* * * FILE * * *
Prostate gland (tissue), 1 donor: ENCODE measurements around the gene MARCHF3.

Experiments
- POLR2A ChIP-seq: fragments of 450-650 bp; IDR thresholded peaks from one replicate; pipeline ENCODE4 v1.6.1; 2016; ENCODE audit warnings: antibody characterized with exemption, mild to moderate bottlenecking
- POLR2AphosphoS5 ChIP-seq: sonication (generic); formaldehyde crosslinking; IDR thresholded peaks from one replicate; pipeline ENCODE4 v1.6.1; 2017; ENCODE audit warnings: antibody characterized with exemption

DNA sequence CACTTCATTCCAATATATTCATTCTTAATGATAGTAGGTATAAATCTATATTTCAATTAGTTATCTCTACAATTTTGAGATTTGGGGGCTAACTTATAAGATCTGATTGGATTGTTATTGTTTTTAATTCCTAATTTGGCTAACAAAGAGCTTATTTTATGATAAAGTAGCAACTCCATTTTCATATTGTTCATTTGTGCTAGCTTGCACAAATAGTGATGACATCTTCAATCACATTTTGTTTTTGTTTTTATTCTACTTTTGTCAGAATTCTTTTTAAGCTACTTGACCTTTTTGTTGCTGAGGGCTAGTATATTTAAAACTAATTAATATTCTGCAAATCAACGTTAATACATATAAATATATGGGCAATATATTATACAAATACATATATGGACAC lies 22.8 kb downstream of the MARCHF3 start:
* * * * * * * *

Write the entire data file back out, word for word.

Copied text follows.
Prostate gland (tissue), 1 donor: ENCODE measurements around the gene MARCHF3.

Experiments
- POLR2A ChIP-seq: fragments of 450-650 bp; IDR thresholded peaks from one replicate; pipeline ENCODE4 v1.6.1; 2016; ENCODE audit warnings: antibody characterized with exemption, mild to moderate bottlenecking
- POLR2AphosphoS5 ChIP-seq: sonication (generic); formaldehyde crosslinking; IDR thresholded peaks from one replicate; pipeline ENCODE4 v1.6.1; 2017; ENCODE audit warnings: antibody characterized with exemption

DNA sequence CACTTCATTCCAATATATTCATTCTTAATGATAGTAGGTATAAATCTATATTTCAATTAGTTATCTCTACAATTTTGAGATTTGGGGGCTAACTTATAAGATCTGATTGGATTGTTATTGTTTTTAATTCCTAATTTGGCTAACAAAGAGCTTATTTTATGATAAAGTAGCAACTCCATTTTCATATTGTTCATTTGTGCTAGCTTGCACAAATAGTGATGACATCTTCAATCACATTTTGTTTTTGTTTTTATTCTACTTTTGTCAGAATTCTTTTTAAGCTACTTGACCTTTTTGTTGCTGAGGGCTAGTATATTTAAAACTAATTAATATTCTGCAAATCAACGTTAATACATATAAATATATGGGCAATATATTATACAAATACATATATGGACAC lies 22.8 kb downstream of the MARCHF3 start: